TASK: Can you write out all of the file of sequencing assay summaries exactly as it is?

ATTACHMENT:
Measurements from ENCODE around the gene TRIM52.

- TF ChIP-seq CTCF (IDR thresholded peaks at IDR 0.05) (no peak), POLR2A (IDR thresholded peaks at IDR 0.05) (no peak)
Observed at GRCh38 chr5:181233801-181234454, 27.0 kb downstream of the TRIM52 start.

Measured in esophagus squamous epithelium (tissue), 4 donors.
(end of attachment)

Measurements from ENCODE around the gene TRIM52.

- TF ChIP-seq CTCF (IDR thresholded peaks at IDR 0.05) (no peak), POLR2A (IDR thresholded peaks at IDR 0.05) (no peak)
Observed at GRCh38 chr5:181233801-181234454, 27.0 kb downstream of the TRIM52 start.

Measured in esophagus squamous epithelium (tissue), 4 donors.